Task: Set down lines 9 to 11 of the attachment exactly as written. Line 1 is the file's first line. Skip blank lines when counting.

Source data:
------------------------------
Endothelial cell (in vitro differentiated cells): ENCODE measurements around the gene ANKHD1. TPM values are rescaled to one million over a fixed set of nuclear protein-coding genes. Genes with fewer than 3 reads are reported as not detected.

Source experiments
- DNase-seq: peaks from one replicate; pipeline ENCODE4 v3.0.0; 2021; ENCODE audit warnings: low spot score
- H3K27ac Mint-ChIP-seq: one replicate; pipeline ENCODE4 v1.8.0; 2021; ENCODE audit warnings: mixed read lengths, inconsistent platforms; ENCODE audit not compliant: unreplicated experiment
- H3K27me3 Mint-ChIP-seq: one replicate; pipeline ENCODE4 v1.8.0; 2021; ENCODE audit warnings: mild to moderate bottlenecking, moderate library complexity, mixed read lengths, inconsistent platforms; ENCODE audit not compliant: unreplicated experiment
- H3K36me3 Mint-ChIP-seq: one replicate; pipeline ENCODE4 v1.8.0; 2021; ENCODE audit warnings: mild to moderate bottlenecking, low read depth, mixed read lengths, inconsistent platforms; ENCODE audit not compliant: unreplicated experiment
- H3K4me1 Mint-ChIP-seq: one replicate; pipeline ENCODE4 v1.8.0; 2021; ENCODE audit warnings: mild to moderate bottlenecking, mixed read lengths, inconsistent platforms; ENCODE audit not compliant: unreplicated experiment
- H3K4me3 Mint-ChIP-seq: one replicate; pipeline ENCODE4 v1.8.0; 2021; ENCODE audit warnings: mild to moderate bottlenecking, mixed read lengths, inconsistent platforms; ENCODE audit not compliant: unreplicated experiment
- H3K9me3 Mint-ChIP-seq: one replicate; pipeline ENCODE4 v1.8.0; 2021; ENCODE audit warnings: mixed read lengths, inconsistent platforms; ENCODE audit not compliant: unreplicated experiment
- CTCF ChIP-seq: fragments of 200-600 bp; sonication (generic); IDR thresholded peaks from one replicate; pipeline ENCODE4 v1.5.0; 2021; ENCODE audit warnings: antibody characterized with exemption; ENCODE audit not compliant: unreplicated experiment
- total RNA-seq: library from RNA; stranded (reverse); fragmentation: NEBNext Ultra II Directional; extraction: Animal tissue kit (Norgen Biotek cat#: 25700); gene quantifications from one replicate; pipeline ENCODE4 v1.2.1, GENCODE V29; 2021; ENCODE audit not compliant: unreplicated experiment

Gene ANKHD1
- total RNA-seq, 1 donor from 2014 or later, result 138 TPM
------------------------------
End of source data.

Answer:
- H3K9me3 Mint-ChIP-seq: one replicate; pipeline ENCODE4 v1.8.0; 2021; ENCODE audit warnings: mixed read lengths, inconsistent platforms; ENCODE audit not compliant: unreplicated experiment
- CTCF ChIP-seq: fragments of 200-600 bp; sonication (generic); IDR thresholded peaks from one replicate; pipeline ENCODE4 v1.5.0; 2021; ENCODE audit warnings: antibody characterized with exemption; ENCODE audit not compliant: unreplicated experiment
- total RNA-seq: library from RNA; stranded (reverse); fragmentation: NEBNext Ultra II Directional; extraction: Animal tissue kit (Norgen Biotek cat#: 25700); gene quantifications from one replicate; pipeline ENCODE4 v1.2.1, GENCODE V29; 2021; ENCODE audit not compliant: unreplicated experiment